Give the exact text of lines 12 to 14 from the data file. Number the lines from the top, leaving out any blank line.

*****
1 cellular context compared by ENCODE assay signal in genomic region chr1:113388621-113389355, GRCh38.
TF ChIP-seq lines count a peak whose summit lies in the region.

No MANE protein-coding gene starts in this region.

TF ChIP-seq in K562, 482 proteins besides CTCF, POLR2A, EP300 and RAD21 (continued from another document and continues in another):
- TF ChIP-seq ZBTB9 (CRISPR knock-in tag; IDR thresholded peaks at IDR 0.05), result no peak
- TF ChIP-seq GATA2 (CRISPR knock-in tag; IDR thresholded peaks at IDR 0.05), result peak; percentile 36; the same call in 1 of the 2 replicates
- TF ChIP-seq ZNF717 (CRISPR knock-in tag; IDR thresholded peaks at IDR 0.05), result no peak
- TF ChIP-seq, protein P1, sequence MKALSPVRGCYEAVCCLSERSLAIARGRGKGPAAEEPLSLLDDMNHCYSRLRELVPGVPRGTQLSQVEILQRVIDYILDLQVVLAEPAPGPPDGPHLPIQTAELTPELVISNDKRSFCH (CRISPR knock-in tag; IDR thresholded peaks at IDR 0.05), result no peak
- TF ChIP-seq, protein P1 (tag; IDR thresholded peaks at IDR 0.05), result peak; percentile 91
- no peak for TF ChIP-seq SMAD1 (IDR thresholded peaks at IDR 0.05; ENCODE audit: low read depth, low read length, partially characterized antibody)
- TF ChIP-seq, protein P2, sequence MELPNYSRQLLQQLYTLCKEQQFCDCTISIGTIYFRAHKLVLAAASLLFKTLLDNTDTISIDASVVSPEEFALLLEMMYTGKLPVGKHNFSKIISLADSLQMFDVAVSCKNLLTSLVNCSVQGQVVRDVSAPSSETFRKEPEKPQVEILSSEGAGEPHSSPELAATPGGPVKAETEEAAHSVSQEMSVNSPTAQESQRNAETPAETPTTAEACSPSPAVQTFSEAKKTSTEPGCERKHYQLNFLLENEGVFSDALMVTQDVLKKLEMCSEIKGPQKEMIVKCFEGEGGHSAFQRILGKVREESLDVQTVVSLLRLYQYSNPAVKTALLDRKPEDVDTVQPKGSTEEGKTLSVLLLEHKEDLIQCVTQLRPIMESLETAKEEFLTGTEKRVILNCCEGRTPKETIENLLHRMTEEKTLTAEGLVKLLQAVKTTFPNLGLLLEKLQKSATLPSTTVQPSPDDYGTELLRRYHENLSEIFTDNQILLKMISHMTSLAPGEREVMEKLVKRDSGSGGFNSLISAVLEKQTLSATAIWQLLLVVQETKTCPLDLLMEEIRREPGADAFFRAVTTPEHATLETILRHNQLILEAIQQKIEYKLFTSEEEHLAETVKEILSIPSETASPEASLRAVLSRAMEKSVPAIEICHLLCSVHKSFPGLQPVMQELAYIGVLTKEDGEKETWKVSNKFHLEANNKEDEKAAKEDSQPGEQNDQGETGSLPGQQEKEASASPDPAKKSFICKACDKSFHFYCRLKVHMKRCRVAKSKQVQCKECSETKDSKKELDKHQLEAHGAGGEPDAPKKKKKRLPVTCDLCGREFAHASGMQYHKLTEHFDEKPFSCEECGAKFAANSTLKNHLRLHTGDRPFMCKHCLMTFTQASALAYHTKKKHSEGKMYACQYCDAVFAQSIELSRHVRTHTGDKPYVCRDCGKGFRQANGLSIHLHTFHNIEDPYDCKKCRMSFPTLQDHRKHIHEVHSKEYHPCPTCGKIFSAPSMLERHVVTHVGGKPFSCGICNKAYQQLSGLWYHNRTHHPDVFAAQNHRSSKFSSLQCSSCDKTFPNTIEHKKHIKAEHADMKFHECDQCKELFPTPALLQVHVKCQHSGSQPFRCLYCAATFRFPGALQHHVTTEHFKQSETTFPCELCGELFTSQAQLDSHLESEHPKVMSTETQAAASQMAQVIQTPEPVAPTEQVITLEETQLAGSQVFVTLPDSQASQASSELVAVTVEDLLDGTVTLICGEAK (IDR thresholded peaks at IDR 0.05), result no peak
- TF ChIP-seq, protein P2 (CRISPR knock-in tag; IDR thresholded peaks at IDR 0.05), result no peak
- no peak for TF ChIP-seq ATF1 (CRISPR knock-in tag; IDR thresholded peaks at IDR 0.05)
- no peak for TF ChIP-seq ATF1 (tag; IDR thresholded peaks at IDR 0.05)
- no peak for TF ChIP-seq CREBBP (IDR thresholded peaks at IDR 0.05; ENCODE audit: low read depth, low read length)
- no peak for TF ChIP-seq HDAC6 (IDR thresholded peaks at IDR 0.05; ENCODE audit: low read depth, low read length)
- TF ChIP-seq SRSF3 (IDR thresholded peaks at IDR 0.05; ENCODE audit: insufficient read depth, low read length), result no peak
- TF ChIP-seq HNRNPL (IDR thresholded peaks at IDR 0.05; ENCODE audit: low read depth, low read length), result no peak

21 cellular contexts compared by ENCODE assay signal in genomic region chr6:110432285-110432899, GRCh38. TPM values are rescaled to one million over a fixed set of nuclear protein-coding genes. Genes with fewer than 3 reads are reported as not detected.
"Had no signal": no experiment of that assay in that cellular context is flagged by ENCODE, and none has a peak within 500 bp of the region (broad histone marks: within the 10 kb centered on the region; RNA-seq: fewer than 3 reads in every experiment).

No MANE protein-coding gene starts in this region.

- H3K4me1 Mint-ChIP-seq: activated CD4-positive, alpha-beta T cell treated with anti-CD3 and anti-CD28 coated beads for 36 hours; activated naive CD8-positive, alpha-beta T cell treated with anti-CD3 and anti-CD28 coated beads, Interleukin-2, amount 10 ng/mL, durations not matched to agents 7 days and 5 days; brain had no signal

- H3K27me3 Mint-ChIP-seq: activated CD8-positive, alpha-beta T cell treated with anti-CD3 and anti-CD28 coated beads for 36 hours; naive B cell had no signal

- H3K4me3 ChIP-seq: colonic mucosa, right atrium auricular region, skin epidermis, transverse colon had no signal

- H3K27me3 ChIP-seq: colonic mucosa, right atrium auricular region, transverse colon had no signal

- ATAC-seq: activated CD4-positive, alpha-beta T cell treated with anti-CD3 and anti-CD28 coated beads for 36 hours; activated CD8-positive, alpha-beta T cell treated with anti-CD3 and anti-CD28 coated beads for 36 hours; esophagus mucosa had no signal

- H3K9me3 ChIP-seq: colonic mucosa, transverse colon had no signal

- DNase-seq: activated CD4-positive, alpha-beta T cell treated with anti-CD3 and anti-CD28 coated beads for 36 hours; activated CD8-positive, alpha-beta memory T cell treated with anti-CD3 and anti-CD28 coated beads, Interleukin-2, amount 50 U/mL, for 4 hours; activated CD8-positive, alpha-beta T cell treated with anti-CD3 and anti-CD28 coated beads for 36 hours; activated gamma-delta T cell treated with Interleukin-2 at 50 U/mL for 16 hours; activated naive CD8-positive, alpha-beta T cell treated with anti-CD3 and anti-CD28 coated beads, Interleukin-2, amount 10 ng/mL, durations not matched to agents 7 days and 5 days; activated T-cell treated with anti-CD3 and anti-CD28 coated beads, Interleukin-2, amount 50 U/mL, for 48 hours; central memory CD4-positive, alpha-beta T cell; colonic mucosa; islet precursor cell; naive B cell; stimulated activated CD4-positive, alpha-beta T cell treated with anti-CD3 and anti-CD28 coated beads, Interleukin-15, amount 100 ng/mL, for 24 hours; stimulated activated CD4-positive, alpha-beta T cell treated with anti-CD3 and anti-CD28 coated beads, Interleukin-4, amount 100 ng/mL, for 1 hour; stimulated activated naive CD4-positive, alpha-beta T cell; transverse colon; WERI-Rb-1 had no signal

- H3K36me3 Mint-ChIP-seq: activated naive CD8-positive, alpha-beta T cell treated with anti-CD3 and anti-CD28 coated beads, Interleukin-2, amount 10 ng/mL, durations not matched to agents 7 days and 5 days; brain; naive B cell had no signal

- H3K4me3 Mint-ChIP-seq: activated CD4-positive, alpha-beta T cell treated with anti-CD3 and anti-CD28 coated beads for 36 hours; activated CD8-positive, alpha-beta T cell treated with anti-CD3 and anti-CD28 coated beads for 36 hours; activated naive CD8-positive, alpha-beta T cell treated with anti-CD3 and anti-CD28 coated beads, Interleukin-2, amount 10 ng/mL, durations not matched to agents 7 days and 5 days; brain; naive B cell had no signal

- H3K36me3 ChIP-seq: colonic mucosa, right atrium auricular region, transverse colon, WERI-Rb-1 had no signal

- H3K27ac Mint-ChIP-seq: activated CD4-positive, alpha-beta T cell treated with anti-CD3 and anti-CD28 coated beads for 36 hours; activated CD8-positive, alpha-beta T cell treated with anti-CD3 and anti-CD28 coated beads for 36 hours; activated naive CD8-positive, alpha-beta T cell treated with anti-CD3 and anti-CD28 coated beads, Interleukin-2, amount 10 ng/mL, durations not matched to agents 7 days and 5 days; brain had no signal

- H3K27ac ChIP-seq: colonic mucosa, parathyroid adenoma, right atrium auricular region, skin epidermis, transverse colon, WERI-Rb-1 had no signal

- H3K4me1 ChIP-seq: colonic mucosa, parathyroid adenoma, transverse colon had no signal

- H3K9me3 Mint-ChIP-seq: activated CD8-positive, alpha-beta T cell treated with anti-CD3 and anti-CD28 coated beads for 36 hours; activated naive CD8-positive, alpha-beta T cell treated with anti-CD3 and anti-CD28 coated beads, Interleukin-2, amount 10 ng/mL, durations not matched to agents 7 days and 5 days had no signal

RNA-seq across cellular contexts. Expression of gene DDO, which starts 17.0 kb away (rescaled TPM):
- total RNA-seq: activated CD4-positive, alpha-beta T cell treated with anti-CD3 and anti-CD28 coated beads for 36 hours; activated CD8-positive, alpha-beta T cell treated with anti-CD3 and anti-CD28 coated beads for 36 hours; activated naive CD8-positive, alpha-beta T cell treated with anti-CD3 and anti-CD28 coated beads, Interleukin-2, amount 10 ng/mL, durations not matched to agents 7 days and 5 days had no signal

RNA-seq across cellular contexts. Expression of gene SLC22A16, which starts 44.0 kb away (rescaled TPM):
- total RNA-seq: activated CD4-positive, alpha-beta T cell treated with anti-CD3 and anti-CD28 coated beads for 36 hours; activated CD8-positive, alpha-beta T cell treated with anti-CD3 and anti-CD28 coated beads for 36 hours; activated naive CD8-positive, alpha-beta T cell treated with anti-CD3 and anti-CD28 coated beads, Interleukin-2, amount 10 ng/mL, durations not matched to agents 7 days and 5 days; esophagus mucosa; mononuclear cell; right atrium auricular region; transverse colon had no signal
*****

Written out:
- TF ChIP-seq, protein P2 (CRISPR knock-in tag; IDR thresholded peaks at IDR 0.05), result no peak
- no peak for TF ChIP-seq ATF1 (CRISPR knock-in tag; IDR thresholded peaks at IDR 0.05)
- no peak for TF ChIP-seq ATF1 (tag; IDR thresholded peaks at IDR 0.05)